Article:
North Carolina’s Attorney General pushing for easier access to abortion pill

NC Attorney General wants women to have easier access to abortion pill
Published: Mar. 15, 2023 at 11:22 PM EDT
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WILMINGTON, N.C. (WECT) - Some state leaders hope to change current restrictions for a popular medication used for abortions. Attorney General Josh Stein is pushing for the change in North Carolina.

Restrictions on abortion pills have raised concerns among many health experts in North Carolina. Right now patients must take the drug, Mifepristone, in person, in front of the doctor that prescribed it, after a 72-hour waiting period.

Dr. Amy Bryant filed a lawsuit against the state, saying the restrictions go beyond the FDA’s recommendations. North Carolina’s Attorney General Josh Stein agrees.

“I’m part of a coalition of states that are telling the court asking the court to reject the effort of these Republican AGs to strip away from women, their reproductive freedoms, the medicated medication, abortion is incredibly safe,” Stein said.

Stein said limitations for the drug place a burden on women who are trying to get access to what the FDA says is a safe and effective drug.

“It’s been proven effective for over two decades and for them to try to take away from women, this right to their own healthcare is very problematic, and I’m in court fighting back against them,” Stein said.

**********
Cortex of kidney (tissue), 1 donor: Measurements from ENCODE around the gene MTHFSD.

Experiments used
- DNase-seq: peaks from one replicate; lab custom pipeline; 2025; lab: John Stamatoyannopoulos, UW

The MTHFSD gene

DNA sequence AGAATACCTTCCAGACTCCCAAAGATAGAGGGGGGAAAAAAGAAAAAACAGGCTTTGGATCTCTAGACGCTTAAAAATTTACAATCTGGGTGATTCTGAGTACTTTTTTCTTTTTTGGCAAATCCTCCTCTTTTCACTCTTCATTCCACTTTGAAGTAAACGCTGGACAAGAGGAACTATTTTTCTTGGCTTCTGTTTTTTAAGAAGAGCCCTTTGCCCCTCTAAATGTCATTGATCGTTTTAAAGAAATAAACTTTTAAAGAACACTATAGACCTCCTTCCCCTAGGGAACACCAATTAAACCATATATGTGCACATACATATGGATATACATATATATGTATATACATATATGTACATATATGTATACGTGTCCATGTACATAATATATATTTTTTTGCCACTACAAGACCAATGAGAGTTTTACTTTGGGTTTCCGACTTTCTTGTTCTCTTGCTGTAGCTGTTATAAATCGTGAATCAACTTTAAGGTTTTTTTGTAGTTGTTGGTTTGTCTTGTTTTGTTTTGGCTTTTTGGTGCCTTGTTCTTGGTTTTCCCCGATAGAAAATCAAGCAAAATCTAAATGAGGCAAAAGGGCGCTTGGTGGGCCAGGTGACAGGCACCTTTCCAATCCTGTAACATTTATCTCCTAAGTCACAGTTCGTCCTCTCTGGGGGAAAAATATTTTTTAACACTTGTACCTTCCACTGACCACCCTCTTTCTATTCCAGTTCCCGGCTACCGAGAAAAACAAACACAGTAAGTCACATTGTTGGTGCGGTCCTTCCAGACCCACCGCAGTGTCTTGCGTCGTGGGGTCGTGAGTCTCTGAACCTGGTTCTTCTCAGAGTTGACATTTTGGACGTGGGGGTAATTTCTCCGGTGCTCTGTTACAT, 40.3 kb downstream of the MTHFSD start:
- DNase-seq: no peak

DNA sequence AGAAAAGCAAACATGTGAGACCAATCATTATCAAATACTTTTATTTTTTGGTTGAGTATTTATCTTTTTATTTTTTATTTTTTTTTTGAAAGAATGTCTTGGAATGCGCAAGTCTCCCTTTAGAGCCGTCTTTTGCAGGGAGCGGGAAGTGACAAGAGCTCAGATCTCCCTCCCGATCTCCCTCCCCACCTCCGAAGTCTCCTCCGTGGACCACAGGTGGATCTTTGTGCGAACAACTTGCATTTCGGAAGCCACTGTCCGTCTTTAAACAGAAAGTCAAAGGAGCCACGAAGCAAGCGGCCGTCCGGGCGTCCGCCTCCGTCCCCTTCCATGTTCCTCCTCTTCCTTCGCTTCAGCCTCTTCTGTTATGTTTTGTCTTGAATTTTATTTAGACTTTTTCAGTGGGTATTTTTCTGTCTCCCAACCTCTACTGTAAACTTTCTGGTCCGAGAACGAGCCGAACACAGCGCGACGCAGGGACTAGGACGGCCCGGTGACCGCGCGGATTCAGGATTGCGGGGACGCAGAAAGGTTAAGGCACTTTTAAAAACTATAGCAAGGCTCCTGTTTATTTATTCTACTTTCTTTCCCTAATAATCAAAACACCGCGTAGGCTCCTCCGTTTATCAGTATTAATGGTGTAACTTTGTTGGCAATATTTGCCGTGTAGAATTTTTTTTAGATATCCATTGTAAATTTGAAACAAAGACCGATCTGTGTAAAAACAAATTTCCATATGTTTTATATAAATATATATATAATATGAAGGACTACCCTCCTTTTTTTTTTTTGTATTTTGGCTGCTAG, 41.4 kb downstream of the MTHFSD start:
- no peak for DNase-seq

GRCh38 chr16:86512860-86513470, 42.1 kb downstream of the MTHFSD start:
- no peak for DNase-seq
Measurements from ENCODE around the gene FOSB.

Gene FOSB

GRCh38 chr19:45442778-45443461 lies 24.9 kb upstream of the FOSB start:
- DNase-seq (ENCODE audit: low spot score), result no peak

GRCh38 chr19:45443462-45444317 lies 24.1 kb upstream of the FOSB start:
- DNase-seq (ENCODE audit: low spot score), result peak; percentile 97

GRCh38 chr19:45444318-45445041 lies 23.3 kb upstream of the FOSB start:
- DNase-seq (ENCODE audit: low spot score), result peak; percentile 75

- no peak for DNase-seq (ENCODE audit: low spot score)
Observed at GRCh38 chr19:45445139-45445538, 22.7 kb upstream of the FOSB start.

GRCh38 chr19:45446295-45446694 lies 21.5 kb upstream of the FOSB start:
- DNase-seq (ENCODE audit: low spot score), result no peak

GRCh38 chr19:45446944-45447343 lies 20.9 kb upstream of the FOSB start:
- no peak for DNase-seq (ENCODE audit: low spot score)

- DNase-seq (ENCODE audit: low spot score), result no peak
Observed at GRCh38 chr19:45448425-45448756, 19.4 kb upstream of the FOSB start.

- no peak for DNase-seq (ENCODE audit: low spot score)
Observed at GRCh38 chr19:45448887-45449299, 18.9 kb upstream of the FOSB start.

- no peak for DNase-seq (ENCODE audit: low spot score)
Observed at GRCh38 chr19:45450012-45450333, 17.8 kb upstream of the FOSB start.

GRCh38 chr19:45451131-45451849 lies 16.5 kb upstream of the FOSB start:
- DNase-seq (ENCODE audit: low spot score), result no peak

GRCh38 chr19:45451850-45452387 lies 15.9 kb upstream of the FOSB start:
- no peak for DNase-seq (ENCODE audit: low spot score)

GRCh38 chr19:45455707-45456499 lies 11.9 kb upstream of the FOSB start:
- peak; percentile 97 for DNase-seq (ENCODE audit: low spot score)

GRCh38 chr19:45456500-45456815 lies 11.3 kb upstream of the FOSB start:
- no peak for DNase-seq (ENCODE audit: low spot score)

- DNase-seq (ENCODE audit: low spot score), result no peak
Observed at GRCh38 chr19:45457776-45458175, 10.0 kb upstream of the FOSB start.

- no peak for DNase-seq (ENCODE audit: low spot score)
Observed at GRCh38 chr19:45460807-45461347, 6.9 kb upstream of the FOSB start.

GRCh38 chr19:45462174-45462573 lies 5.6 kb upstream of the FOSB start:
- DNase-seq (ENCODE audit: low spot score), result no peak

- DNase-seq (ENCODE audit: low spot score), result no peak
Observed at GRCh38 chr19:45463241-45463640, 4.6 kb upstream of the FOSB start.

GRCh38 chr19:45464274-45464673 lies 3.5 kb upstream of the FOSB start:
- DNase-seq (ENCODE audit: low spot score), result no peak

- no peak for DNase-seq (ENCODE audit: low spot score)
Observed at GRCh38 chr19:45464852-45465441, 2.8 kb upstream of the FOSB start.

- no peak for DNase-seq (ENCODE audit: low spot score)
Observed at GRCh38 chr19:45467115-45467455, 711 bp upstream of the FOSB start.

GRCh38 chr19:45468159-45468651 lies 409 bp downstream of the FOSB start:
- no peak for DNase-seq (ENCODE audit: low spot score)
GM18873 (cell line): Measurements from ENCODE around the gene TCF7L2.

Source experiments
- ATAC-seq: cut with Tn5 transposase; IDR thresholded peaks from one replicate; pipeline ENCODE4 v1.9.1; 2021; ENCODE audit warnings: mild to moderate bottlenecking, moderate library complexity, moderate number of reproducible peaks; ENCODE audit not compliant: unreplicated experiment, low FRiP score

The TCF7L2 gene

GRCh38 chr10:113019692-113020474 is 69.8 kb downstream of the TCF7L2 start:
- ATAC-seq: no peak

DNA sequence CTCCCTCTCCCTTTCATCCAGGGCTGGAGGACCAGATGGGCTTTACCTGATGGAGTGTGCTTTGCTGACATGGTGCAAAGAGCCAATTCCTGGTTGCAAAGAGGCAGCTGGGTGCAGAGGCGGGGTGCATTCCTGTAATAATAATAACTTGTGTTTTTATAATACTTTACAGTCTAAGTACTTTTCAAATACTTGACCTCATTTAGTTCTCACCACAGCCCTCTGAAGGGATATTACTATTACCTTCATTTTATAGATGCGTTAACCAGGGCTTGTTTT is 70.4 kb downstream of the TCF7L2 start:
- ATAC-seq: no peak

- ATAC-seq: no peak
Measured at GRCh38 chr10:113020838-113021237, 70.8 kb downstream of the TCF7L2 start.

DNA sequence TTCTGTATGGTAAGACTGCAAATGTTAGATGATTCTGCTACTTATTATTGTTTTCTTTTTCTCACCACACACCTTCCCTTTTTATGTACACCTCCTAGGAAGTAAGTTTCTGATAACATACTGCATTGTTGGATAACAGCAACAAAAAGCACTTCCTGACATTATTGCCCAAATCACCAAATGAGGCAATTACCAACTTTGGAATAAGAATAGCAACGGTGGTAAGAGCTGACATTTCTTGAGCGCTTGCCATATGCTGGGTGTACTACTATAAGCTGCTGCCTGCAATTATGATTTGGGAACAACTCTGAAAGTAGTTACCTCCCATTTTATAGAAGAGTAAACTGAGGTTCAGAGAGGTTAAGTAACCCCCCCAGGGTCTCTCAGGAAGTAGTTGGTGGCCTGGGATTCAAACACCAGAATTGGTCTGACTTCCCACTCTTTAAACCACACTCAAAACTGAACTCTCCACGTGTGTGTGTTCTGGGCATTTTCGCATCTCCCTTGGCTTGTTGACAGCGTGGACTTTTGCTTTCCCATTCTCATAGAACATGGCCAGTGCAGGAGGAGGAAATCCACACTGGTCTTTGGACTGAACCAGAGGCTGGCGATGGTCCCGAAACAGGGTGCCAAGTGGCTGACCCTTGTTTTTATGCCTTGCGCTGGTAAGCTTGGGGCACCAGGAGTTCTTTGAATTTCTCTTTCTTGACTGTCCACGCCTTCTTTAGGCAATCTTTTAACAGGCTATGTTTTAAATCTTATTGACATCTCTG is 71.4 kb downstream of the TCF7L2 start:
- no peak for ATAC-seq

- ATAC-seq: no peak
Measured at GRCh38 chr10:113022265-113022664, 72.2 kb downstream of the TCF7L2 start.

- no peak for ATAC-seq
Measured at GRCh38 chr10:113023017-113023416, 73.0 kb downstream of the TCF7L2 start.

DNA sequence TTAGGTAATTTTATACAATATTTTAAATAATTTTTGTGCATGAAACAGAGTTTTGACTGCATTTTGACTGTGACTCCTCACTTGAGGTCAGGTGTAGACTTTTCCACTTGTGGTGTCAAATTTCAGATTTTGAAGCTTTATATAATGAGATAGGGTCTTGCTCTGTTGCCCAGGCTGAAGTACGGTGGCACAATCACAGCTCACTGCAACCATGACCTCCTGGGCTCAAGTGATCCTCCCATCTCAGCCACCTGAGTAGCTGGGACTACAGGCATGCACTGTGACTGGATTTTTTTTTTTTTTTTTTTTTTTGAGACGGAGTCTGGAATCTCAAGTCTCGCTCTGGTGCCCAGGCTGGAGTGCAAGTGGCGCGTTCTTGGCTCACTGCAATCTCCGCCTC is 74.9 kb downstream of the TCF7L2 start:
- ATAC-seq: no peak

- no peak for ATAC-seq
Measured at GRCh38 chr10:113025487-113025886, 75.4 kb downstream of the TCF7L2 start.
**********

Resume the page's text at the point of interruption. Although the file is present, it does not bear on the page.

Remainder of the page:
With Stein opposing the state’s law, House Speaker Tim Moore and Senate Leader Phil Berger filed a motion to defend the restrictions, which the judge granted.

Moore and Berger released a statement, saying in part, “The Attorney General has made it abundantly clear that when faced with the opportunity to uphold his oath or advance his political career, he will pick his career every time. Since Attorney General Stein won’t do the job he was elected to do, legislative leaders will intervene in this case to defend our state’s pro-life laws.”

Stein’s position is the state law makes it tougher for women to get the drug that the federal government does not restrict in the same ways.

Moore and Berger have until March 24 to send a written response defending the state’s laws on abortion pills.